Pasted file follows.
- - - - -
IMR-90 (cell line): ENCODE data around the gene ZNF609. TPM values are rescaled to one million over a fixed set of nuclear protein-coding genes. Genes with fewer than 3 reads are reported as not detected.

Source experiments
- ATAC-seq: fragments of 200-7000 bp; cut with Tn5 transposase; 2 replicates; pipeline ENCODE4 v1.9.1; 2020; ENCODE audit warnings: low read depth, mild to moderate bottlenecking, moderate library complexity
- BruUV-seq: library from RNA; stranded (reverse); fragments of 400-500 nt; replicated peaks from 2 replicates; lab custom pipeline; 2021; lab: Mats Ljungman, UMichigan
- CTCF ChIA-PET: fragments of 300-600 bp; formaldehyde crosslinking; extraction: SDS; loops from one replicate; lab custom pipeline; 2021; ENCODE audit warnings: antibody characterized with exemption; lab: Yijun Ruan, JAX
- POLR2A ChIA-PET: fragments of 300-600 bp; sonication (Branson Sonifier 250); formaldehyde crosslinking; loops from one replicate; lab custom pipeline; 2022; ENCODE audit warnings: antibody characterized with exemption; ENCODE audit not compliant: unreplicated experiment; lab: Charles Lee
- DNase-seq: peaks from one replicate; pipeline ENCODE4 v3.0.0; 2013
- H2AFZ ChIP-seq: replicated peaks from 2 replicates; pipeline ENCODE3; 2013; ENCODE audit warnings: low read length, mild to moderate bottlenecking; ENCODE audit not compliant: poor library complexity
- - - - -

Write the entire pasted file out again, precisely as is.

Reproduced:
IMR-90 (cell line): ENCODE data around the gene ZNF609. TPM values are rescaled to one million over a fixed set of nuclear protein-coding genes. Genes with fewer than 3 reads are reported as not detected.

Source experiments
- ATAC-seq: fragments of 200-7000 bp; cut with Tn5 transposase; 2 replicates; pipeline ENCODE4 v1.9.1; 2020; ENCODE audit warnings: low read depth, mild to moderate bottlenecking, moderate library complexity
- BruUV-seq: library from RNA; stranded (reverse); fragments of 400-500 nt; replicated peaks from 2 replicates; lab custom pipeline; 2021; lab: Mats Ljungman, UMichigan
- CTCF ChIA-PET: fragments of 300-600 bp; formaldehyde crosslinking; extraction: SDS; loops from one replicate; lab custom pipeline; 2021; ENCODE audit warnings: antibody characterized with exemption; lab: Yijun Ruan, JAX
- POLR2A ChIA-PET: fragments of 300-600 bp; sonication (Branson Sonifier 250); formaldehyde crosslinking; loops from one replicate; lab custom pipeline; 2022; ENCODE audit warnings: antibody characterized with exemption; ENCODE audit not compliant: unreplicated experiment; lab: Charles Lee
- DNase-seq: peaks from one replicate; pipeline ENCODE4 v3.0.0; 2013
- H2AFZ ChIP-seq: replicated peaks from 2 replicates; pipeline ENCODE3; 2013; ENCODE audit warnings: low read length, mild to moderate bottlenecking; ENCODE audit not compliant: poor library complexity